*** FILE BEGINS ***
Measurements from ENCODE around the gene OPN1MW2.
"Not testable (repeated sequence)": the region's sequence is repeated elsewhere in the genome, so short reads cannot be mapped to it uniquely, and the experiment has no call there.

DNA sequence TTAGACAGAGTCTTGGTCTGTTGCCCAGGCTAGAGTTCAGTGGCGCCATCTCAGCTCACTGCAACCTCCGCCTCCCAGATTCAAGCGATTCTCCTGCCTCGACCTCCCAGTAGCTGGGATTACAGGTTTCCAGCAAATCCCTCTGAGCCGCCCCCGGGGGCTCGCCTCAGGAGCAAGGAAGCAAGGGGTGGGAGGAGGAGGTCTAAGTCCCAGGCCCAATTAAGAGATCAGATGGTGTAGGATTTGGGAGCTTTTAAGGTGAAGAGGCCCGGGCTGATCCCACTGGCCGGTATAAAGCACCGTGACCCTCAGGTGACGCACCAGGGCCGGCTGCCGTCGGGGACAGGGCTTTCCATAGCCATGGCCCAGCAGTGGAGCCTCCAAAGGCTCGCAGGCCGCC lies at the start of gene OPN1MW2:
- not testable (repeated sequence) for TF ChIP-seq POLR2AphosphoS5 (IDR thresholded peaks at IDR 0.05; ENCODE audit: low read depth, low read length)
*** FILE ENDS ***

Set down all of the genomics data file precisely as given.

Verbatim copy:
Measurements from ENCODE around the gene OPN1MW2.
"Not testable (repeated sequence)": the region's sequence is repeated elsewhere in the genome, so short reads cannot be mapped to it uniquely, and the experiment has no call there.

DNA sequence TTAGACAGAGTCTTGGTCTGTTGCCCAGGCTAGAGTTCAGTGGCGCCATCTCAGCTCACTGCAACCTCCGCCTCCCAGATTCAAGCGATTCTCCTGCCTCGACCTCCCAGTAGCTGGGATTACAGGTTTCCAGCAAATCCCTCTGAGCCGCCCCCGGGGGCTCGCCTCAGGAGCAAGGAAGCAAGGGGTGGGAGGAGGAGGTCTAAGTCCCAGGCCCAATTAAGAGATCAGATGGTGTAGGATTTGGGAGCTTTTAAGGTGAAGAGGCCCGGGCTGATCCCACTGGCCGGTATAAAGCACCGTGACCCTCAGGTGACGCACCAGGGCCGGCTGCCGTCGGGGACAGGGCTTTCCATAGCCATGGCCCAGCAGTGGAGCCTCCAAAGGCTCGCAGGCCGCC lies at the start of gene OPN1MW2:
- not testable (repeated sequence) for TF ChIP-seq POLR2AphosphoS5 (IDR thresholded peaks at IDR 0.05; ENCODE audit: low read depth, low read length)